Acer palmatum 'Lionheart'

garcanad(5)March 1, 2008

Based on various sources of description, Lionheart is supposed to be equivalent to a red form of Seiryu. Since Seiryu is one of the most ornamental tree in my garden, I was trying to find some Lionheart pictures on-line to see what a mature Lionheart looks like in various seasons, but so far without success. Can anyone share some pictures of your Lionheart? Thanks

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I only have one that is quite small, and I haven't had much luck finding images of mature ones either. But from what I understand it is not quite the equivalent of seiryu. The tips don't stay as upright so the effect is a bit more of an upright spreading mound.

    Bookmark   March 2, 2008 at 12:09PM
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myersphcf(z6a IL)

I have a large one containerized but it was left leafless last summer so no good photos email me personally and I will send you some in the spring...That being said it DOES NOT seem to take sun as well as the Seiryu........... obviously!!!..but where you live that may be a mute point.

I would keep it containerized as it is not known for it's winter hardiness but that is scuttlebutt and i am not big into scuttlebutt ... Butt ;>) I wouldn't take that chance... the Seiryu seems pretty winter hardy least mine is and is both planted out and has had no winter die baxck so far..David

    Bookmark   March 2, 2008 at 1:14PM
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Thanks mattlwfowler and myersphcf for the info. Would the texture of the leaves for Lionheart be as delicate as Seiryu, and the fall colour as brilliant?

    Bookmark   March 3, 2008 at 2:30AM
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apparently, spelling variations give different results from google image searches.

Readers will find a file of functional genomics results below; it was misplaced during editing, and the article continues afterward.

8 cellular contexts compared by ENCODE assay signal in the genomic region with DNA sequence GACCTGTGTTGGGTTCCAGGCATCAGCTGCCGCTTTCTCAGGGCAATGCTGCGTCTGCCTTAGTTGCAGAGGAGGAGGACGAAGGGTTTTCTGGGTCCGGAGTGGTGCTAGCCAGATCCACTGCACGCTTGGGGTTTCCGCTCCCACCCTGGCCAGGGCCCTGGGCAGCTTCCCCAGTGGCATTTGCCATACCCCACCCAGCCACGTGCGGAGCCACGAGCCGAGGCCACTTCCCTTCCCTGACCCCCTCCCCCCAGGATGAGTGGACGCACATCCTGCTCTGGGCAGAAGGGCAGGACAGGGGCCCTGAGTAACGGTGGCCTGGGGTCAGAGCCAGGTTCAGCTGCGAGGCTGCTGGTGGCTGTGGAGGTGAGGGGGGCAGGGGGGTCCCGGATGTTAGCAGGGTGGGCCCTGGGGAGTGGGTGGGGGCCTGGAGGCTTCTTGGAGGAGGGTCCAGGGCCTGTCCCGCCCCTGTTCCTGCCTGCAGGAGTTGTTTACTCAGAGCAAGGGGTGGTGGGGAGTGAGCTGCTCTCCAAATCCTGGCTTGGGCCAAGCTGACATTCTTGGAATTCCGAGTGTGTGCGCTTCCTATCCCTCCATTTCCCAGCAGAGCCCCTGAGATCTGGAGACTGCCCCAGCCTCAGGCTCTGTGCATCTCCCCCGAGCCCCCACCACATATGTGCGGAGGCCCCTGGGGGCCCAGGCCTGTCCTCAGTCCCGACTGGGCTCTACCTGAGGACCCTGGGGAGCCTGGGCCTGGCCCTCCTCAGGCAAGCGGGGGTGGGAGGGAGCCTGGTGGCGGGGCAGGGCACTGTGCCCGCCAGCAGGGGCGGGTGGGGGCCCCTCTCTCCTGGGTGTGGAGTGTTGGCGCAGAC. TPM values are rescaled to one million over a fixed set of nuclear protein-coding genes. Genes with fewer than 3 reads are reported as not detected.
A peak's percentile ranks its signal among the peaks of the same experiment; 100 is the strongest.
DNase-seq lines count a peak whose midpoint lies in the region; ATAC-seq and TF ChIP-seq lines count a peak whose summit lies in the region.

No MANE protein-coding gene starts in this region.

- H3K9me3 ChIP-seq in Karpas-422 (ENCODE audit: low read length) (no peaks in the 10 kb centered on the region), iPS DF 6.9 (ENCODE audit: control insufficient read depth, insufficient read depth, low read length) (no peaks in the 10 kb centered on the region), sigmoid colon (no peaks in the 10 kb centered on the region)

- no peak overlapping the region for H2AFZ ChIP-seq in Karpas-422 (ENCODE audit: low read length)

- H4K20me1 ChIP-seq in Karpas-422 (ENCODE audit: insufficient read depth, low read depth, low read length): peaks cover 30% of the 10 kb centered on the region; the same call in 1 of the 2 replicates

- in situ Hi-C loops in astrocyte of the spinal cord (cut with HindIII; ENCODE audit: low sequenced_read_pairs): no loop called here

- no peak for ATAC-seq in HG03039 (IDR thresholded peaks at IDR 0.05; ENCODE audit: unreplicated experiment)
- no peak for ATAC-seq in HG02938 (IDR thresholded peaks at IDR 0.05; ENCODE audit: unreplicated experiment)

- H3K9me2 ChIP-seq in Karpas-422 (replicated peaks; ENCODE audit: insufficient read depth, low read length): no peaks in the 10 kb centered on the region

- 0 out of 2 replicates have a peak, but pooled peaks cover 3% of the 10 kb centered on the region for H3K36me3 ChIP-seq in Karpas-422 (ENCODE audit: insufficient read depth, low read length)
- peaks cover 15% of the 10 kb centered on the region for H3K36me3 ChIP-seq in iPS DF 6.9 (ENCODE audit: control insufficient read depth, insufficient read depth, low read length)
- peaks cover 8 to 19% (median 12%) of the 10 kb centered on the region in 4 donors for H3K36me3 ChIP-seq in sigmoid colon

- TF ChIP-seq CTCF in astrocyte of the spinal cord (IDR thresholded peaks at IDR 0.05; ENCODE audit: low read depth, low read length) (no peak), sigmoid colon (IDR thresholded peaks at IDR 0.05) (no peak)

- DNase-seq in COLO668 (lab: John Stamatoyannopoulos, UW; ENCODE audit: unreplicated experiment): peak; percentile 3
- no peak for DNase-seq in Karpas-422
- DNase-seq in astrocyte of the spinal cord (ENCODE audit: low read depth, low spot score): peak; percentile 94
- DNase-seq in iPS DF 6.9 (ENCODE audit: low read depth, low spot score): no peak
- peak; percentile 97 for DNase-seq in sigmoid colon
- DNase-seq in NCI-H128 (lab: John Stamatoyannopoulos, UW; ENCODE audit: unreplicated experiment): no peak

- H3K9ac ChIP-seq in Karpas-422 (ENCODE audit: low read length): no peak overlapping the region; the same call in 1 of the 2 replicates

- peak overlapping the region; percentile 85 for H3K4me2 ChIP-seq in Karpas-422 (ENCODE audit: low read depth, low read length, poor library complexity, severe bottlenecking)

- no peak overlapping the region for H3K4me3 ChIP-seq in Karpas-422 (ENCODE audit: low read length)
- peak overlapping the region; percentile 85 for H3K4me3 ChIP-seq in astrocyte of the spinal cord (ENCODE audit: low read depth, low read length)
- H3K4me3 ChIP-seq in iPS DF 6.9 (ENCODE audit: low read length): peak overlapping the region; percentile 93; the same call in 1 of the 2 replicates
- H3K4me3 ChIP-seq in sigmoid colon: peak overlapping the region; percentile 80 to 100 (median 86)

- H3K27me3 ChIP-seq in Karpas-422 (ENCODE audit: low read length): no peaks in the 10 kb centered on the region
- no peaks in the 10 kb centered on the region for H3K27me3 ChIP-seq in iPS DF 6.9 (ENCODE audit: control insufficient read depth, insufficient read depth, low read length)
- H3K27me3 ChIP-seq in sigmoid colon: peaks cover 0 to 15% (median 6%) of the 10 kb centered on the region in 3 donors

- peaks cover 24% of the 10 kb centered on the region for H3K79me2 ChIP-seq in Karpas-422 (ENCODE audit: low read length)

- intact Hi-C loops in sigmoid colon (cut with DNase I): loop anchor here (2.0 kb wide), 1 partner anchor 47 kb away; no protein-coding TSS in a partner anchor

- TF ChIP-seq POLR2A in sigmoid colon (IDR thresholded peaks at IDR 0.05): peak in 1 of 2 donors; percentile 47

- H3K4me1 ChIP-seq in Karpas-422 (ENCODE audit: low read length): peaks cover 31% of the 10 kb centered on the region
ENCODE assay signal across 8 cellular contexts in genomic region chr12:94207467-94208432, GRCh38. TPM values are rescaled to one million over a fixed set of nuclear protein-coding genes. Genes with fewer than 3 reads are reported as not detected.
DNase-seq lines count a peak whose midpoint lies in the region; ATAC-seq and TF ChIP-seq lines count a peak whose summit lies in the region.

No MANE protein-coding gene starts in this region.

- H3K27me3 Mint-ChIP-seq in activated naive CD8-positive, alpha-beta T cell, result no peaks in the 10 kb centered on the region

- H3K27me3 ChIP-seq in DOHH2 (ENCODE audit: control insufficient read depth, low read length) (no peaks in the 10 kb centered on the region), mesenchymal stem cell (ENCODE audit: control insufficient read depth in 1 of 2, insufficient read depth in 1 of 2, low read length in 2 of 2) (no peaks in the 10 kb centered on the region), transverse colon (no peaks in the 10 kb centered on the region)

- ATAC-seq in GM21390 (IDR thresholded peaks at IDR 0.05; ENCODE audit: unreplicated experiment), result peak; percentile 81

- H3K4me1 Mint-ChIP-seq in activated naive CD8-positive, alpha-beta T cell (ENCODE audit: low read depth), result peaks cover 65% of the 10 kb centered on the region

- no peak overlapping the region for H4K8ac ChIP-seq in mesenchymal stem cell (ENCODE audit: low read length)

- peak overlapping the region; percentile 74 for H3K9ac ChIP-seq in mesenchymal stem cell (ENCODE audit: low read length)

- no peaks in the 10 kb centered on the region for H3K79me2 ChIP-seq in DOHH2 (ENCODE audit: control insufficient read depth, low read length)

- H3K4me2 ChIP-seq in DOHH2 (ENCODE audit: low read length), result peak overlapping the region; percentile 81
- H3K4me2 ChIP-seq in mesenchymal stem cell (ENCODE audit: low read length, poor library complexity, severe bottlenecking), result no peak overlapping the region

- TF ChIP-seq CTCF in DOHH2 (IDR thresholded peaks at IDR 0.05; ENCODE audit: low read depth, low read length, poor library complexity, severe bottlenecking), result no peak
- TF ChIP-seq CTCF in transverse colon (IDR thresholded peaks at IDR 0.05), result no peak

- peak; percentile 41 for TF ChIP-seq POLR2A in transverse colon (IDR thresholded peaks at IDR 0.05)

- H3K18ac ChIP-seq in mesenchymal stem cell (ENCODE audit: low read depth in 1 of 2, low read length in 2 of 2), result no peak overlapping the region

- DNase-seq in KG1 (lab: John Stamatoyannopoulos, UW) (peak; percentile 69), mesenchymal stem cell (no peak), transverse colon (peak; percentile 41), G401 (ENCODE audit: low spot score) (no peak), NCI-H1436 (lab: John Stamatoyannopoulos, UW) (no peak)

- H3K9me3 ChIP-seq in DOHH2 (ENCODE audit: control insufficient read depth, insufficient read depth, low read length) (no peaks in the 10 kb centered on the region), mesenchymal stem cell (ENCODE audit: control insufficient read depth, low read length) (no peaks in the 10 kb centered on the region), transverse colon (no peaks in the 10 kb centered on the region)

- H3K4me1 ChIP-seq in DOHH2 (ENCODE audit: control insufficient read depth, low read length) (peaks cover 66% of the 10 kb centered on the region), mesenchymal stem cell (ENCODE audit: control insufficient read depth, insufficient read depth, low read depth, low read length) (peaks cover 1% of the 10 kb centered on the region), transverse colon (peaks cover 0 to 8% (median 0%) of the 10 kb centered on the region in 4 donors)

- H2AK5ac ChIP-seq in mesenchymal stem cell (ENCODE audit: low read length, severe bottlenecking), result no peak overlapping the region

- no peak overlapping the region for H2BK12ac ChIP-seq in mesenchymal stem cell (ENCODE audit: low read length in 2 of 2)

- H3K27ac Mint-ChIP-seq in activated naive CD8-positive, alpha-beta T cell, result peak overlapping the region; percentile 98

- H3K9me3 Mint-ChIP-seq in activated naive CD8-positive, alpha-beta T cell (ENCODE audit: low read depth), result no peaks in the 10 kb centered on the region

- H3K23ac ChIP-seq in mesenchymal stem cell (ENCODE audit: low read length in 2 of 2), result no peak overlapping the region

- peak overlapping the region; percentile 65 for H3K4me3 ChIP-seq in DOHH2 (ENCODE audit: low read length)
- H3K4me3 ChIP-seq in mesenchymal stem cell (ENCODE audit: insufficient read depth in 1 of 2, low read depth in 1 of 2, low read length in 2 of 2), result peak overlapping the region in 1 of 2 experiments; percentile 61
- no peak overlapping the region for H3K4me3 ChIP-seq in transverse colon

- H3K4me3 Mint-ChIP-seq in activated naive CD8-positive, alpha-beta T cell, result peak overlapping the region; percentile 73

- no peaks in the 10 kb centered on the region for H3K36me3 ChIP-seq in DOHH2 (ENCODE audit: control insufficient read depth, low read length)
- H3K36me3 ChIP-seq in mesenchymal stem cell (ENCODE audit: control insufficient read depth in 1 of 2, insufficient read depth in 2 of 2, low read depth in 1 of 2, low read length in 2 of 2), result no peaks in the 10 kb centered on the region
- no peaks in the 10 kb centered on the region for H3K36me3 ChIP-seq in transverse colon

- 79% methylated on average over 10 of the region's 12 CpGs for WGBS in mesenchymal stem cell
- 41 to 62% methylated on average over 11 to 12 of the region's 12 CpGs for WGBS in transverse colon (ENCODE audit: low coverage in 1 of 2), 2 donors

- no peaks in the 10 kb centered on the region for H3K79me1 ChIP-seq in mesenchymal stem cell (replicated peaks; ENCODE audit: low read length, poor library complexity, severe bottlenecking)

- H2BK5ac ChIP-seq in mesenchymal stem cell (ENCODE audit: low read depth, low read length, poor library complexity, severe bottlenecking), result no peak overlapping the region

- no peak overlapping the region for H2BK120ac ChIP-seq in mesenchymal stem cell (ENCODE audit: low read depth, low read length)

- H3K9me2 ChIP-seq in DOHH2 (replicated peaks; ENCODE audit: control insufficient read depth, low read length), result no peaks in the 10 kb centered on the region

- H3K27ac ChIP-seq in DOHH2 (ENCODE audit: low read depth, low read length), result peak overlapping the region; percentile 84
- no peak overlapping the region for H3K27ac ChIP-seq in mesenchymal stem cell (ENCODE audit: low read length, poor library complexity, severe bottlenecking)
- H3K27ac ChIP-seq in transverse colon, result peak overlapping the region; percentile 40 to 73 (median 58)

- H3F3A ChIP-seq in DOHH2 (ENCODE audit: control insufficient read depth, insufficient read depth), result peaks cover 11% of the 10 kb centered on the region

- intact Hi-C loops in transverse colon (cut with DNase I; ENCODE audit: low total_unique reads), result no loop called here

oddly, i got two hits by breaking the cultivar name into two words and using "acer palmatum lion heart" with one and "japanese maple lionheart" with the other.
not much out there, though.
here is one link and the other below.
(scroll down the list to find the plant)

Here is a link that might be useful: 'lionheart' pic

    Bookmark   March 4, 2008 at 9:13AM
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A simple answer to the delicacy issue is no, it is not as finely dissected and the mature leaves seem larger to me which give it a courser texture. Seems to be a good selection from what I can tell, but not a red seiryu.

    Bookmark   March 4, 2008 at 6:35PM
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Thanks mattlwfowler, jeff.
I think I will get one anyway (even though the leaves are not as refined). May be some year it can provide a seedling with improved leaf and height attributes. ;>)

    Bookmark   March 5, 2008 at 12:23PM
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Embothrium(USDA 8 Sunset 5 WA) says

"Acer palmatum dissectum 'Lionheart'
A differing Duncan & Davies dissectum selection with an upright trunk and
horizontally arranged branches that are drooping at the tips. Strong, small
tree like form, differing from the typically mushroom shaped dissectum
weeping forms. Not quite as upright and arching as ÂSeiryuÂ. Having a tiered
and layered appearance with attractive oriental character, becoming broadly